Then, she hitches a ride in a cab, crosses the bridge from Queens to Manhattan and arrives at the Sheffield mansion. Maxwell Sheffield opens the door and observes Fran. Then, he pulls her inside and she falls into the flowerpot. Niles dusts her off and puts a cap on her head that reads Nanny. Fran whistles for Maggie, Brighton, and Gracie and the four of them form a conga line. C.C. arrives at the door and Fran bumps the door with her hip to close it in her face. Finally, the Sheffields, Niles and Fran gather on the couch for a group picture similar to that of the One Day at a Time series opening.

However, when Fran presses the camera's button, smoke emits from the camera, covering the entire group in dust and messing up their best clothes. Rosie O'Donnell employed the same team that created The Nanny's opening credits to do the opening credits for her popular daytime talk show. O'Donnell mentioned this in an interview with Drescher on that show.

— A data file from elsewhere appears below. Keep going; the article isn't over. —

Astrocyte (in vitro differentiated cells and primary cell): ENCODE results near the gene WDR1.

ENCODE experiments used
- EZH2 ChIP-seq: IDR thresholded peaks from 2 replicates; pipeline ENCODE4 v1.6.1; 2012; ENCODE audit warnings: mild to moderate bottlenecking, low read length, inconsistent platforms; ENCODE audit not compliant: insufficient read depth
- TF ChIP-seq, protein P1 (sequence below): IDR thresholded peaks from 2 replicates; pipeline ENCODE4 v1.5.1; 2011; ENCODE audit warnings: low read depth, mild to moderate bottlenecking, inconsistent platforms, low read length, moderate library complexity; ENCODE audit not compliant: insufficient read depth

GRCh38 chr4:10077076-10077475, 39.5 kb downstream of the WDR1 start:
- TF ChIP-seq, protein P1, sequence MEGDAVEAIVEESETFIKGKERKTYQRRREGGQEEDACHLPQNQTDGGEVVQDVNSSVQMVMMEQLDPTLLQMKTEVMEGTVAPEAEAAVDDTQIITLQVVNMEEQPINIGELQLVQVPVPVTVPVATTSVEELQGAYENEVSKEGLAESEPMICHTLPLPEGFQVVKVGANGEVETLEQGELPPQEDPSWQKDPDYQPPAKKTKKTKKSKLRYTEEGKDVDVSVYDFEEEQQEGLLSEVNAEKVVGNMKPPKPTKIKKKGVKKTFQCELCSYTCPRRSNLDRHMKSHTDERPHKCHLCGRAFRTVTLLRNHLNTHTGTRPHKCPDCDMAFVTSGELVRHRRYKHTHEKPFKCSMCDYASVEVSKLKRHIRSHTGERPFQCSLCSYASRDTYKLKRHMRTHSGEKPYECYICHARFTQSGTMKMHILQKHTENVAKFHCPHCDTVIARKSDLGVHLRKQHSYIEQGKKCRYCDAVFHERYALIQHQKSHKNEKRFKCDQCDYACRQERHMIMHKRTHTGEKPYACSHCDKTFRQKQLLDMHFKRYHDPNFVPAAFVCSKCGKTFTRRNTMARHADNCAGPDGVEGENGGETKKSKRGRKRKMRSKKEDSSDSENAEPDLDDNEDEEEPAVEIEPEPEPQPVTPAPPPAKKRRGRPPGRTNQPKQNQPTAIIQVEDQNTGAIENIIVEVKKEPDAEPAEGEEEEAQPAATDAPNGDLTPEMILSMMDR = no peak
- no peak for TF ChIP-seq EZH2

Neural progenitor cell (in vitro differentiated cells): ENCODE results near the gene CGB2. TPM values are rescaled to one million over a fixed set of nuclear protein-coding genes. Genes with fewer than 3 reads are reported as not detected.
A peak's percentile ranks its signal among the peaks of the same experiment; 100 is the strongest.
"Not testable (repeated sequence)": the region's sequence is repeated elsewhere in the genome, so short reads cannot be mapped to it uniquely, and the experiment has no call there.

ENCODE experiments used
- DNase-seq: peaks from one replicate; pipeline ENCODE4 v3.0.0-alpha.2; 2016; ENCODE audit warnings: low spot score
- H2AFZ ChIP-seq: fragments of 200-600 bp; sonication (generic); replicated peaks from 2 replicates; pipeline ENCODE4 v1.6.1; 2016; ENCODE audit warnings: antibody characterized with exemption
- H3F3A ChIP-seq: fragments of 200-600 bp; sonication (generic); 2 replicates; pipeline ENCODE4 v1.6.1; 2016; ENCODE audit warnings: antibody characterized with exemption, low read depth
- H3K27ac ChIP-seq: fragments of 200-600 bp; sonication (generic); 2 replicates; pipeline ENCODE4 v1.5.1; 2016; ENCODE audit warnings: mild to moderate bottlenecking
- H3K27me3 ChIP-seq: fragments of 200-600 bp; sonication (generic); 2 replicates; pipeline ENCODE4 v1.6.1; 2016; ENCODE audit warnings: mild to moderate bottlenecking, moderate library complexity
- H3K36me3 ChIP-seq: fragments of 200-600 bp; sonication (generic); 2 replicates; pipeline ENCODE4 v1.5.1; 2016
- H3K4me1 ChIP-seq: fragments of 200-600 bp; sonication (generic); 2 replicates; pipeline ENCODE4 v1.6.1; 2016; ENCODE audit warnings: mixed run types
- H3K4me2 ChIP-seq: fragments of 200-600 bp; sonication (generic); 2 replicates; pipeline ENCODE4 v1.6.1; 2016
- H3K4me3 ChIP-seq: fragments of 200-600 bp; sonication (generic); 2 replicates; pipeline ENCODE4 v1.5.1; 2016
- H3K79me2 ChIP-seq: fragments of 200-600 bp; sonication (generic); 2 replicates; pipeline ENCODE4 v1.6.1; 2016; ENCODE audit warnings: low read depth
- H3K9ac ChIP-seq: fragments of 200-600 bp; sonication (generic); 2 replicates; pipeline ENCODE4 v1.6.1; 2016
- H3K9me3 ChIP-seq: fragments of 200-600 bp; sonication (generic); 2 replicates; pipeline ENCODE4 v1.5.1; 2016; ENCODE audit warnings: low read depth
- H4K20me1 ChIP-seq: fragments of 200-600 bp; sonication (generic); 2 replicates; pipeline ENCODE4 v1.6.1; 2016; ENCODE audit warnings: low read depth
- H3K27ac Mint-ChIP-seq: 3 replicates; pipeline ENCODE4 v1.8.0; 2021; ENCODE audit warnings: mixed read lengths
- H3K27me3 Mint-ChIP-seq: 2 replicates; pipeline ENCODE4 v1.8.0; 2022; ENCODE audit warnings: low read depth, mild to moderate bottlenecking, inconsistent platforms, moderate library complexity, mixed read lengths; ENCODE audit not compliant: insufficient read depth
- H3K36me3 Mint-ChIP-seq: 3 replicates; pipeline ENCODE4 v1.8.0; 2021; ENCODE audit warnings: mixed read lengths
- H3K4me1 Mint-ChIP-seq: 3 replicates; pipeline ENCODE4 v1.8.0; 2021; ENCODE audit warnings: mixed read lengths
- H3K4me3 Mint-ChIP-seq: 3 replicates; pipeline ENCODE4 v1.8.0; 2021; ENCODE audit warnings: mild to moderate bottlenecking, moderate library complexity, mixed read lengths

The Nanny began in 1991 with a chance meeting on a transatlantic flight between Drescher and Jeff Sagansky, at the time president of CBS Corporation, for whom she had starred in the short-lived TV series Princesses. Drescher persuaded Sagansky to let her and her then-husband Jacobson pitch an idea for a sitcom to CBS. Sagansky agreed to a future meeting once all of the parties were back in Los Angeles; however, neither Drescher nor Jacobson had any idea what to pitch.[16]

Later, Drescher was visiting friend Twiggy Lawson and her family in London, where she went on a culture-clash shopping tour with Lawson's then-teenage daughter. Drescher was inspired by her behavior towards the teenage daughter on the shopping trip as functioning in a less parental but "humorous [...] kind of Queens logic, self-serving advice" mode.[17] Drescher immediately called her husband in Los Angeles with her sitcom idea, which she pitched as a spin on The Sound of Music, except, in Drescher's words, "Instead of Julie Andrews, I come to the door." Jacobson replied: "That could be it" and the idea for The Nanny was spawned.[18]